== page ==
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Old 08-23-2011, 06:45 AM   #76
Location: Massachusetts
Join Date: Jun 2006
Posts: 3,183
Re: philosophical or practical martial art?

Niall Matthews wrote: View Post
Thanks Carsten. In English spiritual does not exclusively have a sense of the divine so of course an atheist or an agnostic can be spiritual and do things or experience things in a spiritual way.
Well, at least they say they can -- although, again, the large majority of these "spiritual but not religious" people can't really articulate what they mean by "spiritual". In such cases, I've found, it is likely that different people are using the same catch-all term to refer to very different things.

It's also not a matter of the English language, but of a cultural usage. The term "spiritual" has become popular in American culture, and possibly in some other English-speaking cultures as well, as a catch-all phrase for pretty much anything that feels good and that doesn't necessarily have a specific physical agent. That's not really what the word means, it's just a popular contemporary usage.

Niall Matthews wrote: View Post
It might be better to make a distinction between spiritual and philosophical anyway.
I'd say so, although as that implies more examination of what exactly you mean by those terms, I don't think this approach will be very popular.

Niall Matthews wrote: View Post
But your point is very interesting. If someone who did not have any sense of spirituality (your example of a person coming to the dojo without it) did aikido for a long time would that person develop one?
Short answer: no.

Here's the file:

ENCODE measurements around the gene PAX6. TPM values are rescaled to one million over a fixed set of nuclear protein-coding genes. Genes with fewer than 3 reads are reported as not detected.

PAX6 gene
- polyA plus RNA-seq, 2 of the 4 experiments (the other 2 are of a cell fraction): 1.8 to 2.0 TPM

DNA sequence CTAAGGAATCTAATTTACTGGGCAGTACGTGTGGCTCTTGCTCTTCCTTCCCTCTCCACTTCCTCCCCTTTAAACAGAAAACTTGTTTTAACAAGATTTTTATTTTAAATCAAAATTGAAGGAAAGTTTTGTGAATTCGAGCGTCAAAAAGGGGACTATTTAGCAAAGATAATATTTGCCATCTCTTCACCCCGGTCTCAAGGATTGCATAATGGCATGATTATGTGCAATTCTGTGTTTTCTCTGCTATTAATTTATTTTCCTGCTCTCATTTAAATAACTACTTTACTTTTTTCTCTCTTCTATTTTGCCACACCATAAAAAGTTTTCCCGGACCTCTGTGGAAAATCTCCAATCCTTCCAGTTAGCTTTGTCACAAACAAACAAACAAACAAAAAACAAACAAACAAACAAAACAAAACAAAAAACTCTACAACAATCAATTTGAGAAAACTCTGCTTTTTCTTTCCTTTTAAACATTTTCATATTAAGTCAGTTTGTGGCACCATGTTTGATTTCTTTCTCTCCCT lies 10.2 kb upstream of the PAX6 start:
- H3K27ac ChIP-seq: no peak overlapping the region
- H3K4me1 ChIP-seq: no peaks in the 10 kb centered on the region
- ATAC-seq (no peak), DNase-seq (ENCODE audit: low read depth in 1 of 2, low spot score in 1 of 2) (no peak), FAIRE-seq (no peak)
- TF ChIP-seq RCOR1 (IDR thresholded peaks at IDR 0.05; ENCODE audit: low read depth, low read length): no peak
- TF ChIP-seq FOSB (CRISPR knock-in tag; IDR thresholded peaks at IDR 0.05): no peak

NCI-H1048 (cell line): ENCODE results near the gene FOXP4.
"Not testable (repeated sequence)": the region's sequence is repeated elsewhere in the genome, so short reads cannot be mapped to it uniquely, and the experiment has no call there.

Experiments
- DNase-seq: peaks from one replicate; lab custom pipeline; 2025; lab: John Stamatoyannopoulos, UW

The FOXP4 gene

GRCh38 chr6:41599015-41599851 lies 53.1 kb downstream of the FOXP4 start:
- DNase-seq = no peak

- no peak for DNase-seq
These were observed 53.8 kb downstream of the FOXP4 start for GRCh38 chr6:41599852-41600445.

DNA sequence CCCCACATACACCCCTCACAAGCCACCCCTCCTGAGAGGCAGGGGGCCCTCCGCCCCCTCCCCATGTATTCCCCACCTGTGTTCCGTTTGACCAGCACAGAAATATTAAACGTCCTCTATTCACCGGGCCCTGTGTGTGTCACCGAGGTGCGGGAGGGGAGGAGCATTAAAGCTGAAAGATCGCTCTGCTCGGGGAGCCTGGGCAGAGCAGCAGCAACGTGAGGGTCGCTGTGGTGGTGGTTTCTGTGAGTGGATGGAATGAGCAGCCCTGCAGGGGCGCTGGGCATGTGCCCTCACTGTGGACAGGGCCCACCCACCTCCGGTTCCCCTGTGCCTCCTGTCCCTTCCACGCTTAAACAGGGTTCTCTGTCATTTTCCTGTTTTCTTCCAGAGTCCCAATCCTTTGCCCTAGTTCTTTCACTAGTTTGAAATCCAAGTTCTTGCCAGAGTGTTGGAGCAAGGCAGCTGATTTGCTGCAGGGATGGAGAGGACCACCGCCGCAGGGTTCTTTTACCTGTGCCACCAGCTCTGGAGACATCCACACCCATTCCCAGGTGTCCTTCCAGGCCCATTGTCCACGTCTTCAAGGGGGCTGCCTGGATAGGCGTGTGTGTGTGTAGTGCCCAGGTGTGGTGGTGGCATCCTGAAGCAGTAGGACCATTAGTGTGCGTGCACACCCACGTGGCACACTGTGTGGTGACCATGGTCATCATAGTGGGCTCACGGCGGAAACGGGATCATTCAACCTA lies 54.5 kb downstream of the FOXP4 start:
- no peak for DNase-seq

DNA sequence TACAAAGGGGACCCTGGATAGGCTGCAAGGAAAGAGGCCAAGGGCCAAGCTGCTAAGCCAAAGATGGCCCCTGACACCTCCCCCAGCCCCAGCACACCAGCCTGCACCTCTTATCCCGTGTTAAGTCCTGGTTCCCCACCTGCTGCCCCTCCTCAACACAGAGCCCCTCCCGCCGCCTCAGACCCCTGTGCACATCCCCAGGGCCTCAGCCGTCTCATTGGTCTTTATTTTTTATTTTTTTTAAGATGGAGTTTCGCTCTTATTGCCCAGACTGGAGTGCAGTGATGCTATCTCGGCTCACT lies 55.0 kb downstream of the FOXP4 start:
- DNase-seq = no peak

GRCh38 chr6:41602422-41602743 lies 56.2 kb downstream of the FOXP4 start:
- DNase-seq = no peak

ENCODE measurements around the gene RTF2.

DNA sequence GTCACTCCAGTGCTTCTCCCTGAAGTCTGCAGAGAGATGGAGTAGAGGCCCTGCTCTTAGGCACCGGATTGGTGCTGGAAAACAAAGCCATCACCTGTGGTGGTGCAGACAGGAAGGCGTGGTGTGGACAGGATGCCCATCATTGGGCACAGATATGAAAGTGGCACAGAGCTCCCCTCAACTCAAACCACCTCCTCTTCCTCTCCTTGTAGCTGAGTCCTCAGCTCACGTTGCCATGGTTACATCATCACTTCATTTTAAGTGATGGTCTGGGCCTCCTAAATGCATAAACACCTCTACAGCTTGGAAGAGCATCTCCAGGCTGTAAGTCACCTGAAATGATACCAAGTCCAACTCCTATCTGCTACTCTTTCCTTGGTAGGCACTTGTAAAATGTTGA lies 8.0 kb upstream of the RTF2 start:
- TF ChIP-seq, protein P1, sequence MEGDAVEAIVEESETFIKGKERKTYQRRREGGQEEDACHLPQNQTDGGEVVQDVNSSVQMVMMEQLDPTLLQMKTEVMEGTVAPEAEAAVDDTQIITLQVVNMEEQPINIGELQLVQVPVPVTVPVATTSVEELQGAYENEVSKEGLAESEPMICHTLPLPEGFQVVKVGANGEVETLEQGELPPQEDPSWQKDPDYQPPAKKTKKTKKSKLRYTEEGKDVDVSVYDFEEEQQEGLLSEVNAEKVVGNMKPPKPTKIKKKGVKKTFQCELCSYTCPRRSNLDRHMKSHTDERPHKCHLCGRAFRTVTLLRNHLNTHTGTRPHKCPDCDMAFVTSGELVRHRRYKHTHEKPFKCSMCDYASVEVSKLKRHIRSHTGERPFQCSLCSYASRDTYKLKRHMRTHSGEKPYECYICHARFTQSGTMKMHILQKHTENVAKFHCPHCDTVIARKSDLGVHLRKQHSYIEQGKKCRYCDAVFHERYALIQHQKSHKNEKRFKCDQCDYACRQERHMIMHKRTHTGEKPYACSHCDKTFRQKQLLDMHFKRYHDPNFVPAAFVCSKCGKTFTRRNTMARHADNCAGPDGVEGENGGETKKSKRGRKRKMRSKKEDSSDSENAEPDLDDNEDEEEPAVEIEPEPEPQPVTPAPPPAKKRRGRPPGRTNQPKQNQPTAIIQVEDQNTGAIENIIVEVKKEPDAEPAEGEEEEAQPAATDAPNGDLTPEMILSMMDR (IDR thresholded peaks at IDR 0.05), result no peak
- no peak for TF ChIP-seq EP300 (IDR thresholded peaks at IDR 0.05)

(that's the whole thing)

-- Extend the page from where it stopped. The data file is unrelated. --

Long answer: except in rare cases, aikido is not a spiritual or esoteric practice, no matter how many people want to label it as such. It is not taught as such, it is not conducted as such. Many people claim that aikido is a spiritual experience for them, and I'm not going to argue with them (although I'd lay money that they're using the term "spiritual" in the broad sense I mentioned earlier), but insofar as this is true, there's nothing special about aikido that makes it so. Aikido is one of many activities -- practically an infinite number of them -- that can be a catalyst for change in an individual who is ready to make that change. People who are ready to change their lives (sometimes consciously, but much more often unconsciously), and who live as most of us posting to this board do, in an environment rich in opportunities, will find a catalyst. It could be aikido. It could be walking. It could be sitting meditation. It could be working in a soup kitchen. It doesn't have to be an activity that has that "spiritual" marketing stamp on it, it doesn't have to be esoteric or exotic. It doesn't have to require you to wear funny clothes or eat funny food or learn ritual phrases in a foreign language. When it happens to someone who's been plodding along through life, they're inclined to credit the particular activity with having some special and unique character that made this magical change happen. I don't think that's true. Aikido is special, sure, but so are innumerable other things. The magic is in the alchemy, not in aikido.
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